In case you missed it: Thoughtful, newsworthy comments from industry professionals, consumers, and legislators.
"There's no waste in nature ... The byproduct of one system is typically the resource of another; as humans, we can achieve the same thing."
— Kate Davenport, co-president of Eureka Recycling, in a blog post highlighting the company's operations. Waste Dive reported this week that Eureka recently received a $9.9 million financial package from the Closed Loop Fund, marking the Fund's 10th investment.
"Recycling only works when manufacturers make it easy. By stepping further away from that idea, Apple sets a dangerous precedent because as goes Apple, so goes the industry."
— Kyle Wiens, chief executive of electronics repair firm iFixit, in a blog post regarding Apple's new AirPod earbuds. Wiens explained that, due to glued-in lithium-ion batteries, the AirPods are nearly impossible to recycle and will likely create an e-waste nightmare in the near future.
“Siting major industrial recyclers in and near the city is not necessarily a realistic policy option."
— Justin Wood, co-author of a new Transform Don't Trash report regarding recycling rates in New York, in an interview with Waste Dive. The report suggests that an estimated 3,300 new jobs could be created in the city if combined residential and commercial recycling rates were increased to 70%.
“The fact that no local nonprofit organization submitted a bid shows how much this flew under the radar."
— Tod Marvin, president and CEO of Easter Seals of Central Texas, to KXAN regarding a new curbside textile pickup program in Austin, TX. Nonprofits are pushing back against the Simple Recycling program and expressing concerns that they may lose out on potential inventory.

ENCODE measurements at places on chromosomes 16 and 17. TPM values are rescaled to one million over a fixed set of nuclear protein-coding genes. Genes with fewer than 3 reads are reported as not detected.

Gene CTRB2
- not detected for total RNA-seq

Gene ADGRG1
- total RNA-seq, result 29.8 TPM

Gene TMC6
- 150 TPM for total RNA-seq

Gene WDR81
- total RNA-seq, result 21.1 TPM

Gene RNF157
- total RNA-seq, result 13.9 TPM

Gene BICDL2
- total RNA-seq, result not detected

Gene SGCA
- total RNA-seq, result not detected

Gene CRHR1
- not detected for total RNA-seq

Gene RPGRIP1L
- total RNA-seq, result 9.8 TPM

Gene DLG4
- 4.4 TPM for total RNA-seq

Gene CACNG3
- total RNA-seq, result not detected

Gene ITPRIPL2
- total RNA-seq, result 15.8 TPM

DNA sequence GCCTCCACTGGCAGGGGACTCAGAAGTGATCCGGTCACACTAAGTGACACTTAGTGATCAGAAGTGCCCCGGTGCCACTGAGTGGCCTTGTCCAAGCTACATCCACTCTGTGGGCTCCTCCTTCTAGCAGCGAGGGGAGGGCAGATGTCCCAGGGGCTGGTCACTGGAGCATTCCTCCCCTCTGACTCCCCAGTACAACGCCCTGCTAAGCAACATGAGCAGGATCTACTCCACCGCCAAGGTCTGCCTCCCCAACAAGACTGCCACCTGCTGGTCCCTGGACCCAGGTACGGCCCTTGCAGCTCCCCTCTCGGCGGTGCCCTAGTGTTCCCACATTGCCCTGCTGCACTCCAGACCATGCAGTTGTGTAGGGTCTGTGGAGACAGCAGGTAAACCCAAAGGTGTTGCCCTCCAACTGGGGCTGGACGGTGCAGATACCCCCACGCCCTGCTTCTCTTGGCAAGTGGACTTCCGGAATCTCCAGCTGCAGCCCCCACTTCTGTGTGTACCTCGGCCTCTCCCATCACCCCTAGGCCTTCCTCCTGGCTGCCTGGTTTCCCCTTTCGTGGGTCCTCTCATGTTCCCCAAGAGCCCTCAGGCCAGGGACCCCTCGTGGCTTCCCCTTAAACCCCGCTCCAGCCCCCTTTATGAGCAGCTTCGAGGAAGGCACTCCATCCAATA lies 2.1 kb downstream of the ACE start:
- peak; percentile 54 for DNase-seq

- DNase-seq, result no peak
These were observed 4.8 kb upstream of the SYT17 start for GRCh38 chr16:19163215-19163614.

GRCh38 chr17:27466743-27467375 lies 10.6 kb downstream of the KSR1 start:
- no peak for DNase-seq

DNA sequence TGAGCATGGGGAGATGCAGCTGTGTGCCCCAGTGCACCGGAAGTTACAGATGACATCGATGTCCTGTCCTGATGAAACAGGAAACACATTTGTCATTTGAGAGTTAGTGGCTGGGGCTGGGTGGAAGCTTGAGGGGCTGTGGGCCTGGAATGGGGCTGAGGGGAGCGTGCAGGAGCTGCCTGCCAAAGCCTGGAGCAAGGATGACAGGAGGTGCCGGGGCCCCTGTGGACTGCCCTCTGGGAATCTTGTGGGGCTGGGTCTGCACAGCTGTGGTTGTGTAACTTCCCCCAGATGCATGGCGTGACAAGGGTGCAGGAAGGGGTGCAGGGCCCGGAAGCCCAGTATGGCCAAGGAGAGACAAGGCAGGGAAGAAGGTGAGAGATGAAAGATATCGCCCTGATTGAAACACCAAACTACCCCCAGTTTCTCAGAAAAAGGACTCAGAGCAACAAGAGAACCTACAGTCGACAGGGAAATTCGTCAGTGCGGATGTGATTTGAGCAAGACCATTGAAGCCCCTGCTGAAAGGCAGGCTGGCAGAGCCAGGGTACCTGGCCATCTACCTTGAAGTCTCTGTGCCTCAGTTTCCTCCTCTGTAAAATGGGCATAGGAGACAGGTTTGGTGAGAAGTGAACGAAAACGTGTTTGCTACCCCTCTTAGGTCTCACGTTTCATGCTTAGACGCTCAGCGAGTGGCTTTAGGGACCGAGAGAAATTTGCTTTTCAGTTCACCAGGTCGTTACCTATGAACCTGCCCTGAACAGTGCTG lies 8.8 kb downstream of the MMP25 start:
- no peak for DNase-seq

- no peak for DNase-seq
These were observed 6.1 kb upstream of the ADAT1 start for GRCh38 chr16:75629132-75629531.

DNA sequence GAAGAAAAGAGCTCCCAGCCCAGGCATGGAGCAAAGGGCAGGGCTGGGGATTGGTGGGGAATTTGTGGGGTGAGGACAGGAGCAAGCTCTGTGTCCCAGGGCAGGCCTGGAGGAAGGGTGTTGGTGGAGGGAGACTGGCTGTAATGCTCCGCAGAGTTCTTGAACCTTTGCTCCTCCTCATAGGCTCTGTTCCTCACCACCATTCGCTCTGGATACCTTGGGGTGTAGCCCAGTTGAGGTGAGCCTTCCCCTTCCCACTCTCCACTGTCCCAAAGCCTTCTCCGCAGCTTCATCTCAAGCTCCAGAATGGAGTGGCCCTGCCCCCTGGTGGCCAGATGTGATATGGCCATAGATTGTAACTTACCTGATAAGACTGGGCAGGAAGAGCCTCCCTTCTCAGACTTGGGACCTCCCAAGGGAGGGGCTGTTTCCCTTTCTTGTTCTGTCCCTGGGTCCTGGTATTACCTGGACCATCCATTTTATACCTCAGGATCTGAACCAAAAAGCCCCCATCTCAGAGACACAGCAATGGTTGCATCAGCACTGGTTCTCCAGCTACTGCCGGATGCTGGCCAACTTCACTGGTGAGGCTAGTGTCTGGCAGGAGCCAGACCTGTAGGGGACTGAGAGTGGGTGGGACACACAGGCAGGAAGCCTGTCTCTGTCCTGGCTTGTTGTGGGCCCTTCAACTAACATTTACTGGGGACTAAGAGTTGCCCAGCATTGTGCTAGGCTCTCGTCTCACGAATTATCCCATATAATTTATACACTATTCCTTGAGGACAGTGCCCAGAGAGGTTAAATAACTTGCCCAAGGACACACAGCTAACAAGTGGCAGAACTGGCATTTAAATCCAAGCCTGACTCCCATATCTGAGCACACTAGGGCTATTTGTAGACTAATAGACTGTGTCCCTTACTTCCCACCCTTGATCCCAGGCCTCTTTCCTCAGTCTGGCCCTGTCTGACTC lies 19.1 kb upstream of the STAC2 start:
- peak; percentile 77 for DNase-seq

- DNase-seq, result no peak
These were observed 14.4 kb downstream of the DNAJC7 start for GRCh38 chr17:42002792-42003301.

"I had county employees come out and tell me how hard the garbage people work ... I told them they need to fight for us, the residents."
— Orange County resident Karmen Williamson in an interview with the Orlando Sentinel regarding trash pickups. Such pickups were revamped across the county in January 2016, and now almost one year later, the county is receiving far fewer complaints than before.
"I think it’s a double standard if you say certain food is good for one group of people but not for another ... You can sell this buffet food, but you can’t donate buffet food?"
— Steve Dietz, director of business development for Tennessee-based Food Donation Connection, in an interview with Waste Dive regarding food donations under the Bill Emerson Act. While Dietz and some other food recovery leaders support donating buffet-style food, Feeding America opposes the practice due to possible health risks.